Certainties from Copenhagen

The climate change negotiations in Copenhagen are just too close to call at present.

Countries were on Thursday night engaged in a frantic last round of discussions as world leaders arrived.

A leaked document from the United Nations appeared to show that the commitments made on greenhouse gas emissions so far were inadequate and would lead to warming of about 3 degrees Celsius, well above what many scientists regard as the limit of safety. The document read: “Unless the remaining gap [between emissions pledges offered and those scientists say are needed] is closed and parties commit themselves to strong action prior and after 2020, global emisions will remain on an unsustainable pathway that could lead to concentrations equal or above 550ppm [parts per million] with the related temperature raise [sic] around 3 degrees.”

That caused a sensation.

But in the midst of the myriad uncertainties and confusions at these talks, there are a few absolute certainties.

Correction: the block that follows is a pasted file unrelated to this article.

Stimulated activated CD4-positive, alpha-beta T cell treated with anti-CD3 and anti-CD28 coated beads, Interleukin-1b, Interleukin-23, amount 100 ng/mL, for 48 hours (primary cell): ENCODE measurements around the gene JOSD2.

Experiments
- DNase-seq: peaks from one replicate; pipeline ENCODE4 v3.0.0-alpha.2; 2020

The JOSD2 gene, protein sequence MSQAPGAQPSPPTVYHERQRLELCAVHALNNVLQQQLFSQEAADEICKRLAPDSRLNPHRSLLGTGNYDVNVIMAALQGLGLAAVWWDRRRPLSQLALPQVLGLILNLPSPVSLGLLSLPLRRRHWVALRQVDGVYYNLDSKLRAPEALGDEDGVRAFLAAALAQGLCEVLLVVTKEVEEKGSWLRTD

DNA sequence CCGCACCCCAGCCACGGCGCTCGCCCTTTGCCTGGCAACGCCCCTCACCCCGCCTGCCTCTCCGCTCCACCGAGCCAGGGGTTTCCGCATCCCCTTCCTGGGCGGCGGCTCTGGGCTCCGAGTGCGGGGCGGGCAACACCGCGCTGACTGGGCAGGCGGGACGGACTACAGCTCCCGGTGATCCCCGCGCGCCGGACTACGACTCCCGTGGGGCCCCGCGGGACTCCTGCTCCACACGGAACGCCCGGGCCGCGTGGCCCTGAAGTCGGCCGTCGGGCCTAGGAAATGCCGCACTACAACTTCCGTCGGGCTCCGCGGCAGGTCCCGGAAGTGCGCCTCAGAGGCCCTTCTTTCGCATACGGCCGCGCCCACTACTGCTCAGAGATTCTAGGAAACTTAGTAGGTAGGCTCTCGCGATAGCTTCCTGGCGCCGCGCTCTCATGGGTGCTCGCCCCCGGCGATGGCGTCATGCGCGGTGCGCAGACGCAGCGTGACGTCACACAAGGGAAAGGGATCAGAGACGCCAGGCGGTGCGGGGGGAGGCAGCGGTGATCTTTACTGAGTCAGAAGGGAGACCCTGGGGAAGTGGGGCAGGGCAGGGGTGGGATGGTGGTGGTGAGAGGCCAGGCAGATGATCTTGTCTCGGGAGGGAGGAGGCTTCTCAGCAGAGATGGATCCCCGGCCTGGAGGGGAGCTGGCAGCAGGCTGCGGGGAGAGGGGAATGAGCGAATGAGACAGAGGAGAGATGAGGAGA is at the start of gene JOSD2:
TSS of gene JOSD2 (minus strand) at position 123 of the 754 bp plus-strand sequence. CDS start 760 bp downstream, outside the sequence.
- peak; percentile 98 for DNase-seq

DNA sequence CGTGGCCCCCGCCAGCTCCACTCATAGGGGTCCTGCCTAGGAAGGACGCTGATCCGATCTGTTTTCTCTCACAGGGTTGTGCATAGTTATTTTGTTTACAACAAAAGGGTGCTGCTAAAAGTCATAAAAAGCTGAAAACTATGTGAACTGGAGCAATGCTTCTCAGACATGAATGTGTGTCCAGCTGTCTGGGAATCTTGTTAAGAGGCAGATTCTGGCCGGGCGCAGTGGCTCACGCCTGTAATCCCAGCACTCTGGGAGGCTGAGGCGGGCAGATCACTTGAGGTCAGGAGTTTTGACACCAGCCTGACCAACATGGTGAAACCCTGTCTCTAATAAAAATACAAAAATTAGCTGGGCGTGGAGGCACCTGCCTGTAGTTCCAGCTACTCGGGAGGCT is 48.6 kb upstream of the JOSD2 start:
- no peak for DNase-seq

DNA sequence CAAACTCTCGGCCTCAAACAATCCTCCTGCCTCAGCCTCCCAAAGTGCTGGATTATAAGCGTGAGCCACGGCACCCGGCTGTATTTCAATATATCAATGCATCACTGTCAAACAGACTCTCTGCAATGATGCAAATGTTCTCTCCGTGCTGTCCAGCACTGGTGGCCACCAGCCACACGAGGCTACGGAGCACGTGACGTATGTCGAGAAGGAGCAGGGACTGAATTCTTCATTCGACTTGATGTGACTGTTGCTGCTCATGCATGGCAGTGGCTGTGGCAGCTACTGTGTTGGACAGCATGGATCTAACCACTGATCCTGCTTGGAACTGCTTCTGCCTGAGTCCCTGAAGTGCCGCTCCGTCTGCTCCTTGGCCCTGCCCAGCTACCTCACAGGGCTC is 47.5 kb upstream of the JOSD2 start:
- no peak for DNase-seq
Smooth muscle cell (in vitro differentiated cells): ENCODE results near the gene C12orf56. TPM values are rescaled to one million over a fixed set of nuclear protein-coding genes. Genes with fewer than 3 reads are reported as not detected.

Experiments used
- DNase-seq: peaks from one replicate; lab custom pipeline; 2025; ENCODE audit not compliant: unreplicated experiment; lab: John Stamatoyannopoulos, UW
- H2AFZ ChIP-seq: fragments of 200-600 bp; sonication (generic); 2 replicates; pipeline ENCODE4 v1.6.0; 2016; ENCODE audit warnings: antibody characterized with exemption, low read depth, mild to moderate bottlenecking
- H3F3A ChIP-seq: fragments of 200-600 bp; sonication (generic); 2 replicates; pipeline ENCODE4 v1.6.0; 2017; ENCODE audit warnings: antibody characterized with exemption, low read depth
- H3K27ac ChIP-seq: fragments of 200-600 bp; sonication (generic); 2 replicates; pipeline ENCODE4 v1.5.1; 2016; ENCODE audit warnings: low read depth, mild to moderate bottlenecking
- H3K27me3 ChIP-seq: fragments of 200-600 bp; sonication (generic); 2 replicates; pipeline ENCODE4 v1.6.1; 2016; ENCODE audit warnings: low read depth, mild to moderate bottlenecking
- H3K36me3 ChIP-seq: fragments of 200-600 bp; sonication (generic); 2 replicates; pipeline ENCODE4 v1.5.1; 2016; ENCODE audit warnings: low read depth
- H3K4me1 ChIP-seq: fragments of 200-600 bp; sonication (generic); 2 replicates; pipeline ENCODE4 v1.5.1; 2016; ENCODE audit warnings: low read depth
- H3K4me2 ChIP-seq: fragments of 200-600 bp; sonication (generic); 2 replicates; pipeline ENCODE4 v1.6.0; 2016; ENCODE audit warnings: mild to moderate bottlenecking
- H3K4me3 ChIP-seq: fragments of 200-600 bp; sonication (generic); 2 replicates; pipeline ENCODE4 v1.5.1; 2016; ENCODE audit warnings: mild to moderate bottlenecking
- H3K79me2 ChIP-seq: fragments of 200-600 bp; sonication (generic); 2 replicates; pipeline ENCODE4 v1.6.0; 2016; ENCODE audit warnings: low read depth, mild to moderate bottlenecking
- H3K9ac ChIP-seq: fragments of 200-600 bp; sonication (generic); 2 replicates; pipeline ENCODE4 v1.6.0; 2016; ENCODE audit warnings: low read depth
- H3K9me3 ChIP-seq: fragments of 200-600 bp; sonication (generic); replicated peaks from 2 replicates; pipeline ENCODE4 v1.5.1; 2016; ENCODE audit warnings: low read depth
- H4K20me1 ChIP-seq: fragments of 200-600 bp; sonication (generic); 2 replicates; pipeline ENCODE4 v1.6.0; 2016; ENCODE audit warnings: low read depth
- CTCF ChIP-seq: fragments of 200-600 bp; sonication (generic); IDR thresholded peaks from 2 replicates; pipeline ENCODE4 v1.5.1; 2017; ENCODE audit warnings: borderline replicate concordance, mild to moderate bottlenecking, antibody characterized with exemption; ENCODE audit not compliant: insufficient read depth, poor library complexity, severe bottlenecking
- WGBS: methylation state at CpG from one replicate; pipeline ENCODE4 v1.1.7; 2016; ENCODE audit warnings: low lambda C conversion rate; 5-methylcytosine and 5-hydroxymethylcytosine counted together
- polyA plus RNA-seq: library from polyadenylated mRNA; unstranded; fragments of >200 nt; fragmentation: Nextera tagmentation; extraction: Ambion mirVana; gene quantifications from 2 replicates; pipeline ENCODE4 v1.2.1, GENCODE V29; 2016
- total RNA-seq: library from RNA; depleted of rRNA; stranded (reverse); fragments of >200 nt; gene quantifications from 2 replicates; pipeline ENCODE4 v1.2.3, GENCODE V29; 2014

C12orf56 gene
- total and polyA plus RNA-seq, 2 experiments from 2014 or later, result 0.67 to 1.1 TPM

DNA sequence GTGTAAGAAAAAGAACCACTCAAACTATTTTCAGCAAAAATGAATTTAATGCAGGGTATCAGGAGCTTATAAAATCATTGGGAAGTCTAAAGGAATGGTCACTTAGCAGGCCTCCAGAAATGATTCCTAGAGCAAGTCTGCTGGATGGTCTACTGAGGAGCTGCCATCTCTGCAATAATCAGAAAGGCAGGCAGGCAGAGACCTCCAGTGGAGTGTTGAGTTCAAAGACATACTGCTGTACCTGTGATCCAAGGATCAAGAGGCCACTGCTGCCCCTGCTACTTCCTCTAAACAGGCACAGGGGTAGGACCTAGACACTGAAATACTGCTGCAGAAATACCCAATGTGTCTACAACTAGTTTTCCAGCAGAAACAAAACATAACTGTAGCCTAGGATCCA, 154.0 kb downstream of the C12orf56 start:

One is that if there is a deal, no matter how strong, it will be attacked by most of the big green campaigning groups.

Their argument – and the leaked UN document provides them with more ammunition on this point – is that much deeper emissions cuts will be needed to stave off the worst effects of climate change.

They are likely to be joined by many developing countries, who may denounce a deal as inadequate even if they sign it.

Another certainty is that even a weak deal will be hailed as a huge success by the developed countries and the UN.

And it is almost certain that these talks will go on very late tomorrow night.

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